Fantasy Free E… Fri, 09/22/2017 - 22:13 Permalink

p { margin-bottom: 0.1in; line-height: 120%; }a:link { }How silly. Yellen has not given up the punch bowl or anything else. Truth has no utility in politics. Don't expect it because it is not used. The stock market is still being managed and it seems to be a successful effort so far. http://quillian.net/blog/the-fed-unwinding/ The fangs are in the beginning of a controlled correction. Any time a major stock has a bad day, AAPL or MCD for example, other stocks pop upward that day for little or no reason so that the averages are not disturbed. Anytime a goosing effort is too weak to move the averages up the Russell 2000 is strong. Why? The stocks in that index are so thin, they move out of proportion to even a small amount of stimulation. The phenomena of of averages taking turns being strong and weak in pretty new in the over all scheme of things. Just a few years back, the indexes were in sync all but a few times per year. These things are all dynamics of manipulation. The algorithms are very complex but what they accomplish are very simple. Feign weakness to draw in shorts. Keep the volume down and volatility low. If stocks are too weak to move all together, move one index one day and another the next. All of this is much too cute to be anything but intelligent design. Central banks will increase their buying of equities if stocks start to sink. When someone starts talking about punch bowls, it is important to know who is really drinking the punch. There is always a chance the general public will discover how much and by whom they are being fleeced. That would make a difference but it is unlikely to happen until more people start suffering.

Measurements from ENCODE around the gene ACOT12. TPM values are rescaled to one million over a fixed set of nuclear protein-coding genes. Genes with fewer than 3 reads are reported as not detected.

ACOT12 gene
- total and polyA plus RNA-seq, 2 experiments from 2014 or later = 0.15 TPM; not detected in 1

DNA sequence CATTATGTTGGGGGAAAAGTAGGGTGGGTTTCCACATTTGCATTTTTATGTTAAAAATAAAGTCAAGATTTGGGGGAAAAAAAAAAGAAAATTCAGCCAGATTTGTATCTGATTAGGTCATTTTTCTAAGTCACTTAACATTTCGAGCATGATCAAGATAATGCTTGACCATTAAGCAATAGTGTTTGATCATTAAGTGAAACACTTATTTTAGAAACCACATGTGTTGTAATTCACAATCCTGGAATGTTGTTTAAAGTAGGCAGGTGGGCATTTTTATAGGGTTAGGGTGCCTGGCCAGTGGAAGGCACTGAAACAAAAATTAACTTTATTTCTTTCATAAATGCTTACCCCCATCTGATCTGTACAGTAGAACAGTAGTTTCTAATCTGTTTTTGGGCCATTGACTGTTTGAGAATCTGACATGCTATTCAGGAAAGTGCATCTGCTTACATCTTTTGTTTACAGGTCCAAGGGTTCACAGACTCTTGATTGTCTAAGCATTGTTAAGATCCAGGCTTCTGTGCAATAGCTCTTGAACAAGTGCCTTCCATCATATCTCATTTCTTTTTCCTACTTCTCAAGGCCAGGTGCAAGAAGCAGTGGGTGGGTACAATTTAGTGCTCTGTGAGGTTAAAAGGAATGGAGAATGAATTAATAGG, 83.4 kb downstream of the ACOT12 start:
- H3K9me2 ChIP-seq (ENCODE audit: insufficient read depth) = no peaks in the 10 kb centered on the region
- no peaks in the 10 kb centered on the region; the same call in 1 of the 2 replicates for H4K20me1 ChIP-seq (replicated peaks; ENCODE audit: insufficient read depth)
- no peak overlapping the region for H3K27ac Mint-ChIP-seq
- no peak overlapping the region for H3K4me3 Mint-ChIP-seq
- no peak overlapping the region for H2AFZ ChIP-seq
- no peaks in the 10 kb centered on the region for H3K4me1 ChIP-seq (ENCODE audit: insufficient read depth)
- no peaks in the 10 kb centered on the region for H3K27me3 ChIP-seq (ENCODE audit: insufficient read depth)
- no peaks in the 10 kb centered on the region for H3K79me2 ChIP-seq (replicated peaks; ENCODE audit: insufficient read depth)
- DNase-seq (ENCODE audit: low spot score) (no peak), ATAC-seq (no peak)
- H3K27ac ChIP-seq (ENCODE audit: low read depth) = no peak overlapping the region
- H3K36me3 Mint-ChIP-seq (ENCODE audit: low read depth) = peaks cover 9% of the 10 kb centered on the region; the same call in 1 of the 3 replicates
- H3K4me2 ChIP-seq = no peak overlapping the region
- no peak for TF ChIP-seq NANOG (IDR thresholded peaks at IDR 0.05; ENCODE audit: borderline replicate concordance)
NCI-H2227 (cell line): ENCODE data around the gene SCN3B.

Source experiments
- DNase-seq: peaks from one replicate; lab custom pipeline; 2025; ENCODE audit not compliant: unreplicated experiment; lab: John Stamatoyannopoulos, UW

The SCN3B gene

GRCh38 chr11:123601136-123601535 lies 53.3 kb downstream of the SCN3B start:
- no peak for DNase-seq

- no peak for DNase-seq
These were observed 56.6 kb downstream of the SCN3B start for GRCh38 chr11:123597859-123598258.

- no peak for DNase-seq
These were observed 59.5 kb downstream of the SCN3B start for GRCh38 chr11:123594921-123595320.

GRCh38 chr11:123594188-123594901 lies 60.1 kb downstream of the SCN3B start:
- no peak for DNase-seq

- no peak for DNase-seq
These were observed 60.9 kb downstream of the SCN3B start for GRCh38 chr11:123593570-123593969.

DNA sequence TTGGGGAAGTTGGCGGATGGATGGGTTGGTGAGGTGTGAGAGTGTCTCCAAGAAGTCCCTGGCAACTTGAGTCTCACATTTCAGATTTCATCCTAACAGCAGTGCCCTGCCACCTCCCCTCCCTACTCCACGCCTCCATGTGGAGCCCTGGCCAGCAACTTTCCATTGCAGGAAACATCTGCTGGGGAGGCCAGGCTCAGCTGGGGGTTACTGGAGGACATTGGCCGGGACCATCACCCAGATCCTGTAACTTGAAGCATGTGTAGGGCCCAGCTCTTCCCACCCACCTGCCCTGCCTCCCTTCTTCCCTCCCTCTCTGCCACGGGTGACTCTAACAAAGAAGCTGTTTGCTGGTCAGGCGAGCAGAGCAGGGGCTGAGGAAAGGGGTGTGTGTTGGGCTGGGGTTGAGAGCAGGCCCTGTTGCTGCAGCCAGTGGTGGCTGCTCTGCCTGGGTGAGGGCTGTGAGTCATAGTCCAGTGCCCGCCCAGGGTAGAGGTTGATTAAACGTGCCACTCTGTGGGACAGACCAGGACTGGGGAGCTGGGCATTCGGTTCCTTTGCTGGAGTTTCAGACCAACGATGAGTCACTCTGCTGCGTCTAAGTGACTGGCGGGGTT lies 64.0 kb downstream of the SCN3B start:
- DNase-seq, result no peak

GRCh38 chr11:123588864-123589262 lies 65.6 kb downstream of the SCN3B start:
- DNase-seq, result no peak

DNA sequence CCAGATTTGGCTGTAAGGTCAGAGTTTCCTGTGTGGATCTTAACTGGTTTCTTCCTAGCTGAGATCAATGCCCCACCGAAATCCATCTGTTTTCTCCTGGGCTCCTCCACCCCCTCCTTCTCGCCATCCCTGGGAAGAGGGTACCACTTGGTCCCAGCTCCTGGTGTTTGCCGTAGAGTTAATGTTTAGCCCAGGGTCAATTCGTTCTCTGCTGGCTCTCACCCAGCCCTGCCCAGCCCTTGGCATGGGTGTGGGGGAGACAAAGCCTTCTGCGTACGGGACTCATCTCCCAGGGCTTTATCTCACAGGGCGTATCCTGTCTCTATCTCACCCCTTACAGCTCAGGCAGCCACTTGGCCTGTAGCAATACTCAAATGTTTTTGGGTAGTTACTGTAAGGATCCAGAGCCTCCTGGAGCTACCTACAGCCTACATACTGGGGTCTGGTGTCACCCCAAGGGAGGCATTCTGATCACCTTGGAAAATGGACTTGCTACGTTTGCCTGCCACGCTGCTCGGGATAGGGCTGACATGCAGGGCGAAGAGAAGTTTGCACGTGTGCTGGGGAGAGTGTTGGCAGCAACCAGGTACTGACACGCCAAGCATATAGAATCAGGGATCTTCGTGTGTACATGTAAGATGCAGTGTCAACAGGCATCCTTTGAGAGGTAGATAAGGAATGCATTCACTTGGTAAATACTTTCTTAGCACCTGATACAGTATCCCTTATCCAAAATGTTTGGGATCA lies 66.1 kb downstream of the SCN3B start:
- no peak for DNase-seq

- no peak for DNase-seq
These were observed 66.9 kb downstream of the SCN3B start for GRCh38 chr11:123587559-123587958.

Uranium Mountain Fri, 09/22/2017 - 23:43 Permalink

If pensions and mutual funds will be buying the bonds the Fed are dumping and causing rates to go to zero, then why didn't that happen in 2008?  I remember the Fed had to prop up markets with their purchases. The fund markets don't have the Trillions required to prop up jack shit.

conraddobler Sat, 09/23/2017 - 04:46 Permalink

They can manipulate the price of anything but are actually causing frictional loss of value in the process.The cost becomes staggering enough to bring down the entire facade after a bit because all real value is driven from the field.Pretty soon you have people selling plastic burgers and eventually people tire of these and one day you show up and no one is there to eat the shit and you are done.It all ends when we can get some mutal agreement to stop transacting on price and begin transacting in value.That they have no solution for because they don't sell value they sell price. 

overmedicatedu… Sat, 09/23/2017 - 06:56 Permalink

fed formed..1913..the concentration of wealth and power in America starts..after 100yrs we now have less than a handful of powerful elites owning 40% of the worlds wealth..not that there is any cause and effect here..LOL,,oh and for decades only a JU is allowed to be in charge of the FED..also no cause or effect there..coincidence all